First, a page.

noun Etymology: Middle French & Latin; Middle French rhythme, from Latin rhythmus, from Greek rhythmos, probably from rhein to flow — more at stream Date: 1560 1. a. an ordered recurrent alternation of strong and weak elements in the flow of sound and silence in speech b. a particular example or form of rhythm <
iambic rhythm
2. a. the aspect of music comprising all the elements (as accent, meter, and tempo) that relate to forward movement b. a characteristic rhythmic pattern <
rumba rhythm
; also meter I,2 c. the group of instruments in a band supplying the rhythm — called also rhythm section 3. a. movement, fluctuation, or variation marked by the regular recurrence or natural flow of related elements <
the rhythms of country life
b. the repetition in a literary work of phrase, incident, character type, or symbol 4. a regularly recurrent quantitative change in a variable biological process <
a circadian rhythm
— compare biorhythm 5. the effect created by the elements in a play, movie, or novel that relate to the temporal development of the action 6. rhythm method

New Collegiate Dictionary. 2001.


Look at other dictionaries:

  • rhythm — [ rıðəm ] noun ** 1. ) count a regular pattern of sounds in music that you can show by moving, hitting your hands together, or hitting a drum or other surface: They began moving together to the rhythm of the music. He tapped out the rhythm on the …   Usage of the words and phrases in modern English

  • rhythm — rhythm, meter, cadence can all mean the more or less regular rise and fall in intensity of sounds that one associates chiefly with poetry and music. Rhythm, which of these three terms is the most inclusive and the widest in its range of… …   New Dictionary of Synonyms

  • rhythm — (n.) 1550s, from L. rhythmus movement in time, from Gk. rhythmos measured flow or movement, rhythm, related to rhein to flow, from PIE root *sreu to flow (see RHEUM (Cf. rheum)). In Medieval Latin, rithmus was used for accentual, as opposed to… …   Etymology dictionary

  • rhythm — [rith′əm] n. [< Fr or L: Fr rythme < L rhythmus < Gr rhythmos, measure, measured motion < base of rheein, to flow: see STREAM] 1. a) flow, movement, procedure, etc. characterized by basically regular recurrence of elements or features …   English World dictionary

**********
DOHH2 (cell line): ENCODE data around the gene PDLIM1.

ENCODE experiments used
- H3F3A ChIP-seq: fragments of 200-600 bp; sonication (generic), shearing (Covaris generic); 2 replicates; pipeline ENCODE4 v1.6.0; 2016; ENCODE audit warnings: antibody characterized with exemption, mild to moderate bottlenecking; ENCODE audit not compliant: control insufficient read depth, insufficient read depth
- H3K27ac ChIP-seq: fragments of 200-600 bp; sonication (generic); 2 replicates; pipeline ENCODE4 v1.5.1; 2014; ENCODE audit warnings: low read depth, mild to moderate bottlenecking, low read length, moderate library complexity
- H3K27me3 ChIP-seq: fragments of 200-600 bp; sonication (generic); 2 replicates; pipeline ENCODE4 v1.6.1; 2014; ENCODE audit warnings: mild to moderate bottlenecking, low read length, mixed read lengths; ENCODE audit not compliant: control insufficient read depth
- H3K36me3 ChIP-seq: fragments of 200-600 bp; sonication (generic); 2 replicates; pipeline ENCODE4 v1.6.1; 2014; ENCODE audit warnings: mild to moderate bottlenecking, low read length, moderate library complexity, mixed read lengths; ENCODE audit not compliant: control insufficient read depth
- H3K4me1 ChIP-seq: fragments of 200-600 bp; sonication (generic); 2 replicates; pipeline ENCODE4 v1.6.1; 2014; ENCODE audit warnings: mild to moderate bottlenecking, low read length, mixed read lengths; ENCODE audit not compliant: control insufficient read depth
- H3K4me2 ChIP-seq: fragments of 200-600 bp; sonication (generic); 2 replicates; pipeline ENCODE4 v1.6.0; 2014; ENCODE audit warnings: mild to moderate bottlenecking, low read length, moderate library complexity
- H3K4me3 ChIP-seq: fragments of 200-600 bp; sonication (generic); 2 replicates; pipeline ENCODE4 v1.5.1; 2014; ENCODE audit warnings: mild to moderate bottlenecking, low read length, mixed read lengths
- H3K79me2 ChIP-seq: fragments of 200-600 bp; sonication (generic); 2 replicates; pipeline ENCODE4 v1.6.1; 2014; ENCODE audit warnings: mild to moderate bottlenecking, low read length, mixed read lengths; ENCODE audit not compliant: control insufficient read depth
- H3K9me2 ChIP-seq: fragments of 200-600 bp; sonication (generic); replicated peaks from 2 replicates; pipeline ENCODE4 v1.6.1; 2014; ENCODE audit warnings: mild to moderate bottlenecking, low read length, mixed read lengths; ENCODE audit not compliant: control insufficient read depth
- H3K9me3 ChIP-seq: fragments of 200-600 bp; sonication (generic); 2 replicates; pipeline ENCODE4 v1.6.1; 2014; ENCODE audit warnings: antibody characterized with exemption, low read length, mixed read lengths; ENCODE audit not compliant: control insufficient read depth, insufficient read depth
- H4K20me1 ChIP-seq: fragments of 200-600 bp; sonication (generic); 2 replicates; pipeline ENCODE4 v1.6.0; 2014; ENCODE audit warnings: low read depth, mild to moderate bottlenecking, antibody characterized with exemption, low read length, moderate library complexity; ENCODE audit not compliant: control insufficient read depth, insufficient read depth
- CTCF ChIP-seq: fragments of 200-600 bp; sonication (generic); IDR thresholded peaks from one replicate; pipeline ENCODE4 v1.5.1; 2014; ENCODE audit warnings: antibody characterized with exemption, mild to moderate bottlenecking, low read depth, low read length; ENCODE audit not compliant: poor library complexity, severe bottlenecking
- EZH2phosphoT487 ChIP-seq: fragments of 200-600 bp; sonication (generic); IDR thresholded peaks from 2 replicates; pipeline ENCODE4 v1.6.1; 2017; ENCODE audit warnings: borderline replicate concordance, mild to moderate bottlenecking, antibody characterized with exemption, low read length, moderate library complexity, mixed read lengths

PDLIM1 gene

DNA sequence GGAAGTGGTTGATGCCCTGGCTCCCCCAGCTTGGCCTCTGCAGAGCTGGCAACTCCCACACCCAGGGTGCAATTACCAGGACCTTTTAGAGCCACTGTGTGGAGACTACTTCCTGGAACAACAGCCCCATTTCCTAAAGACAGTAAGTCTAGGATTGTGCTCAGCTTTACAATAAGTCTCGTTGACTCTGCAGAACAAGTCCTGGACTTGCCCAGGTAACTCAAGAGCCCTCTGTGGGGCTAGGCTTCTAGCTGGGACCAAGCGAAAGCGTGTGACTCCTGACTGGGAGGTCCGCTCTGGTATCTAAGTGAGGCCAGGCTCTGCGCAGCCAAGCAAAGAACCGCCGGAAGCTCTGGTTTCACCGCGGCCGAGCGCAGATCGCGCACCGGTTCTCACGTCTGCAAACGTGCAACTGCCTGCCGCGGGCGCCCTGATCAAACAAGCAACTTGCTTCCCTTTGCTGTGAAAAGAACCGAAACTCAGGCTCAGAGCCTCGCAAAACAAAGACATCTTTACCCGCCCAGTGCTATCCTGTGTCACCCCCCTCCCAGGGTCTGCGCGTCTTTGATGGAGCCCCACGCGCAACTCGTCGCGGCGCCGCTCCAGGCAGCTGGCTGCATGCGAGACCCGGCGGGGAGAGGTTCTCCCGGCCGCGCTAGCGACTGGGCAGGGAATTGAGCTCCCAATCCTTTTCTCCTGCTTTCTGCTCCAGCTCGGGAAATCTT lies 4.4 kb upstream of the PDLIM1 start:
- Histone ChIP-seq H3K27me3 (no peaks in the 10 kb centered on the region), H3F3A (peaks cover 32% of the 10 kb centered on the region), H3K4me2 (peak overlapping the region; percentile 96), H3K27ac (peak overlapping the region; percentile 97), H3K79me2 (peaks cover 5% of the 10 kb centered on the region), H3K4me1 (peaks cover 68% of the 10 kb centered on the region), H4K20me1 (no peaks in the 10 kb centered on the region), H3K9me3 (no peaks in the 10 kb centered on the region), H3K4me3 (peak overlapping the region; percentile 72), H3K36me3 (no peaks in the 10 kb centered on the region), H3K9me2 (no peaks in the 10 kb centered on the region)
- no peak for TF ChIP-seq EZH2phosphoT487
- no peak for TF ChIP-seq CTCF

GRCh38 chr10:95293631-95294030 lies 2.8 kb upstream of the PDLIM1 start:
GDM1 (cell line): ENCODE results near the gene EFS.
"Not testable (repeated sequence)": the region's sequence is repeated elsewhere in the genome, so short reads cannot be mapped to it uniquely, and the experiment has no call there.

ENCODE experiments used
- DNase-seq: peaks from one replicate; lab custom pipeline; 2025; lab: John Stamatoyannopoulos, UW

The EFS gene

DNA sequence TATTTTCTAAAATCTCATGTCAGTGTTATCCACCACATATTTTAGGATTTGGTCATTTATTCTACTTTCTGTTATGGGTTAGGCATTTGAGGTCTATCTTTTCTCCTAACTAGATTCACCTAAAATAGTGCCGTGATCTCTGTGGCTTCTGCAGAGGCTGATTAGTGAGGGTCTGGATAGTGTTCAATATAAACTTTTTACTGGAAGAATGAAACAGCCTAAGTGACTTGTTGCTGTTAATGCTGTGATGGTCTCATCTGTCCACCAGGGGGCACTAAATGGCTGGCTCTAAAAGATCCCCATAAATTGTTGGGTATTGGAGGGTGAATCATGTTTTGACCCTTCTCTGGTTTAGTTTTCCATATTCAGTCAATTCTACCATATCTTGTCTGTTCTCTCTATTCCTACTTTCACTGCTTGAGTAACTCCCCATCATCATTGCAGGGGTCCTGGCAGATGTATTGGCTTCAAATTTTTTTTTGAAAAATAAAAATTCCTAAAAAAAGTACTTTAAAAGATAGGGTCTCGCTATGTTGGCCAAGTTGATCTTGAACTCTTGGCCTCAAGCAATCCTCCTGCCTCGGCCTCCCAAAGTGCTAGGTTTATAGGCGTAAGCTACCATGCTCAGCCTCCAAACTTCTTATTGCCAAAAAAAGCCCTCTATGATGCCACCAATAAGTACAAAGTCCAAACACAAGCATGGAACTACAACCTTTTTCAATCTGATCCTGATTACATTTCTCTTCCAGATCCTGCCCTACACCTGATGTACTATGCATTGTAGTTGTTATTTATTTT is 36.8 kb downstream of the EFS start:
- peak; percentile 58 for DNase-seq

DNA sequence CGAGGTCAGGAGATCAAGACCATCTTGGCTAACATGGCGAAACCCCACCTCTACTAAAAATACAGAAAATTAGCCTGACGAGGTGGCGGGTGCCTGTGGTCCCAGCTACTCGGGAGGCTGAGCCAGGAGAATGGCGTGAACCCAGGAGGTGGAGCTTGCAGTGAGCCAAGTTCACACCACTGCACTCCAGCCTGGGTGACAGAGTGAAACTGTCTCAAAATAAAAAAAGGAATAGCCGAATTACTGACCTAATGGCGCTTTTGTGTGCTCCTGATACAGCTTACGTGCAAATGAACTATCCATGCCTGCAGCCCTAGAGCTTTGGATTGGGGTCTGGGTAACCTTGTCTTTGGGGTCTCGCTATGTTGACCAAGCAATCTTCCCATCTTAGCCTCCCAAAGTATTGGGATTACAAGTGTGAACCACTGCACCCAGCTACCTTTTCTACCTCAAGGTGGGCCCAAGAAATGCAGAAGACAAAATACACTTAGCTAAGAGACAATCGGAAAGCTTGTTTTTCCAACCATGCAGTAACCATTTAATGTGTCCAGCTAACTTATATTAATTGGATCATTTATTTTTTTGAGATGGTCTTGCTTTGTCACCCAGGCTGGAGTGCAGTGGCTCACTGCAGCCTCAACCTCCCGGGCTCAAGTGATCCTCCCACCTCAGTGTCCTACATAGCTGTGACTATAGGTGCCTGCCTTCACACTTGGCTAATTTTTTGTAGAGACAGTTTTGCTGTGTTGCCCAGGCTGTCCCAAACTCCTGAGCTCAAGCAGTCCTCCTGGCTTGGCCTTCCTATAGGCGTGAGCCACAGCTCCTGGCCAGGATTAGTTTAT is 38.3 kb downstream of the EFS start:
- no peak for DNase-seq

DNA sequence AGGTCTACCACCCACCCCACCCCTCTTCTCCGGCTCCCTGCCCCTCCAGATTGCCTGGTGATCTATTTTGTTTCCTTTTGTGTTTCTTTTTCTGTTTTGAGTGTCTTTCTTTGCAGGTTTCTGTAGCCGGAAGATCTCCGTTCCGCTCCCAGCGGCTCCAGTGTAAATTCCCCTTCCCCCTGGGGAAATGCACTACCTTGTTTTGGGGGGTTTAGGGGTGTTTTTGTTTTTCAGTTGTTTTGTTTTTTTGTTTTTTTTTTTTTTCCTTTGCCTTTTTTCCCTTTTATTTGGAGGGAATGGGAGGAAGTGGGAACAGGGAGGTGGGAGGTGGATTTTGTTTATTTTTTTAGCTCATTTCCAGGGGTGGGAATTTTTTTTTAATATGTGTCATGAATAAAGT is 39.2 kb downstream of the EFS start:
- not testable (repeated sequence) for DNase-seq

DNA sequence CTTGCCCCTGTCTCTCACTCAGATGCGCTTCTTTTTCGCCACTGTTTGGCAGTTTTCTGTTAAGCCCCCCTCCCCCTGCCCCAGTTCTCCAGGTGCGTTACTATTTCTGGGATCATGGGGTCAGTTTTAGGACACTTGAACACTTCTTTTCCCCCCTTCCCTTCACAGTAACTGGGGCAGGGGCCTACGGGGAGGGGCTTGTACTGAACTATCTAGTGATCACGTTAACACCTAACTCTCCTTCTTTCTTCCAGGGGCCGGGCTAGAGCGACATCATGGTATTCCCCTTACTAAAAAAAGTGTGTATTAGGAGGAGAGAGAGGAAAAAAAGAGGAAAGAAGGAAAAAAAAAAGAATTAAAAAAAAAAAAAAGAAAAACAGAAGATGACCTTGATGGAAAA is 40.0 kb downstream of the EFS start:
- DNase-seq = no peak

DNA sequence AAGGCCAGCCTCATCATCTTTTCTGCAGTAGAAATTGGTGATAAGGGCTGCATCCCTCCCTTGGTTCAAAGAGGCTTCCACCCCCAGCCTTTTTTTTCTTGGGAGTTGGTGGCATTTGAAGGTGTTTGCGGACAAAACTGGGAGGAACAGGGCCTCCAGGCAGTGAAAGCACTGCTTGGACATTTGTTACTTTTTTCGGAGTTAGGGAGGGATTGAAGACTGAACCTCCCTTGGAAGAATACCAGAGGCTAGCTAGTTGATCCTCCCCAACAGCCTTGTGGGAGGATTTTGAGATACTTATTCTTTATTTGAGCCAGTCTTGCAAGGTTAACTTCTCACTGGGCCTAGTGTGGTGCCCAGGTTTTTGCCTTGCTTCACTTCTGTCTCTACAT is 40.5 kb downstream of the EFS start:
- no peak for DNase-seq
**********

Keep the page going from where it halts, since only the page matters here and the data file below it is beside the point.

• Rhythm — Album par ルーク・ヴァイバート Sortie 2008 Enregistrement 2008 Durée 48:35 Genre Musique électronique Producteur Luke Vibert …   Wikipédia en Français

  • Rhythm — Rhythm, n. [F. rhythme, rythme, L. rhythmus, fr. Gr. ??? measured motion, measure, proportion, fr. rei^n to flow. See {Stream}.] 1. In the widest sense, a dividing into short portions by a regular succession of motions, impulses, sounds, accents …   The Collaborative International Dictionary of English

  • rhythm — ► NOUN 1) a strong, regular repeated pattern of movement or sound. 2) the systematic arrangement of musical sounds, according to duration and periodical stress. 3) a particular pattern formed by such arrangement: a slow waltz rhythm. 4) the… …   English terms dictionary

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  • rhythm — англ. [ри/дзм] Rhythmus нем. [ри/тмус] ритм …   Словарь иностранных музыкальных терминов

  • rhythm — [n] beat, accent of sound, music bounce, cadence, cadency, downbeat, flow, lilt, measure, meter, metre, movement, pattern, periodicity, pulse, regularity, rhyme, rise and fall, swing, tempo, time, uniformity; concept 595 …   New thesaurus

  • Rhythm — For other uses, see Rhythm (disambiguation). Rhythm, a sequence in time repeated, featured in dance: an early moving picture demonstrates the waltz …   Wikipedia

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